This is perennially true in every age and in every circumstance. “Dum volvitur orbis stat Crux,” the Carthusian motto proclaims: While the world turns, the Cross stands still. Indeed, this was the source of Father McGivney’s heroic pastoral love for the dying, and for bereaved families. This is what brought him to numberless bedsides and gravesides: so he could bring the light and love of Christ there. It is what moved him to action to help Catholic men open themselves more fully to the grace of Christ through the active practice of the Catholic Faith, and to help extend the Church’s care for those who had been visited by tragedy.
This is what emboldened the Mexican Martyrs – 6 priest martyrs, brother Knights, 25 martyrs in all – Their relics, present in our celebration today, remind us of their faith in the conquering love of Christ crucified – a love which at length conquers every form of human tyranny.
All of this shows us that, in life and in death, love and truth must always go together, because the truth is eternal, and love is stronger than death. Indeed, as Blessed John Paul II proclaimed at the canonization of St. Teresa Benedicta of the Cross:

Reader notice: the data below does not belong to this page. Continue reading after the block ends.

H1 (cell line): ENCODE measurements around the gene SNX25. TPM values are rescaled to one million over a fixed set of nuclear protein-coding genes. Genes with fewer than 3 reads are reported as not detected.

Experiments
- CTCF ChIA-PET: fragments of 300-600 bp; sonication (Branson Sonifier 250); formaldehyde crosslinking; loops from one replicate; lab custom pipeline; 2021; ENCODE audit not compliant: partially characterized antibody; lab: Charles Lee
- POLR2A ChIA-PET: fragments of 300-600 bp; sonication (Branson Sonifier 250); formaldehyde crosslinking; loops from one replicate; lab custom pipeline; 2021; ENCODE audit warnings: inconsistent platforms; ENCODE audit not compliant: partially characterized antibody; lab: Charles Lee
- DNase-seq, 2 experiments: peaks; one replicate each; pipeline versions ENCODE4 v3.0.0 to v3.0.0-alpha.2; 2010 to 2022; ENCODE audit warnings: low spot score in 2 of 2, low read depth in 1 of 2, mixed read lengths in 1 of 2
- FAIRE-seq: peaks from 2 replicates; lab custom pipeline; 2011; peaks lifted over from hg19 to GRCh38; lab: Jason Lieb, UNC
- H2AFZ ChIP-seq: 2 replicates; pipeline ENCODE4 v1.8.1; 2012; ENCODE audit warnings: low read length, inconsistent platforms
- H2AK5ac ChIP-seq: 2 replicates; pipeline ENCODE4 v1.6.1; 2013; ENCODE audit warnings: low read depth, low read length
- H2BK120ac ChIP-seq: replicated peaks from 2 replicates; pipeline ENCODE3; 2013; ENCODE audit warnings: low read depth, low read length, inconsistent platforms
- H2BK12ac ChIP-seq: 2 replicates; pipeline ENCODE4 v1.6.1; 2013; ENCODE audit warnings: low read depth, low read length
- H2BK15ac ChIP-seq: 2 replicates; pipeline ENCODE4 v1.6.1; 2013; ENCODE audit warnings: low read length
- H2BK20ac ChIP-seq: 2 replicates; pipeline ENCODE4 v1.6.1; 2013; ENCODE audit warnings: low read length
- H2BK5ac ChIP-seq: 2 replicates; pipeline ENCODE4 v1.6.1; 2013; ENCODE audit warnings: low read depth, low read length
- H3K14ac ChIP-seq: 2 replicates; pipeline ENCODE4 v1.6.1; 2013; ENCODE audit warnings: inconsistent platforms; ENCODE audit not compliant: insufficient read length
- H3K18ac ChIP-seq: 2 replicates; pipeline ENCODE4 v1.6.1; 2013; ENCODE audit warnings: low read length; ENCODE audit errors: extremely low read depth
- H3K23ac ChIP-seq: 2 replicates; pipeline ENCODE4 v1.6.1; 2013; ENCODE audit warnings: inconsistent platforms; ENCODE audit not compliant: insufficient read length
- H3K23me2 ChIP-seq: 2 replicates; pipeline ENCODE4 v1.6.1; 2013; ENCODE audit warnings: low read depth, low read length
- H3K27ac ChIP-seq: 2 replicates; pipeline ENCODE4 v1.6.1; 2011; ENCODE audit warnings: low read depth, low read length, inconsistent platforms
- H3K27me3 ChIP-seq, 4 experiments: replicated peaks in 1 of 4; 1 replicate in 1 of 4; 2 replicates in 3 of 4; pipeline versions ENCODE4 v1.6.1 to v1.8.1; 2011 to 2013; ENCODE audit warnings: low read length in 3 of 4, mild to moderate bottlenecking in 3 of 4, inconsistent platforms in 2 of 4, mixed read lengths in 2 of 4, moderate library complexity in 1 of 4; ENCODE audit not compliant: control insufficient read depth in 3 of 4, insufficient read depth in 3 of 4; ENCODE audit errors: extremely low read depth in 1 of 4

“Do not accept anything as the truth if it lacks love. And do not accept anything as love which lacks truth! One without the other becomes a destructive lie3.”
When we think of the deceased Knights for whom we offer this Mass, and all the members of our family and friends who have died, we remember them with such emotion because we have loved them – and they have loved us.
Thus do we approach now the altar on which the crucified and risen Christ, the source of life and truth, will be made present in the Eucharist.
We ask Saint Teresa Benedicta of the Cross to pray for all these sons and daughters of Father McGivney who have gone before us into eternity, that the Cross may be for them, and for us, as it was for her, the sure and certain hope of eternal life.
Eternal rest grant unto them, O Lord, and let perpetual light shine upon them. May they rest in peace. May their souls, and the souls of all the faithful departed, through the mercy of God, rest in peace.
— — —
1 Blessed John Paul II, Homily at the Canonization of Edith Stein, October 11, 1998, n. 5
2 Ibid., n. 7
3 Ibid., n. 6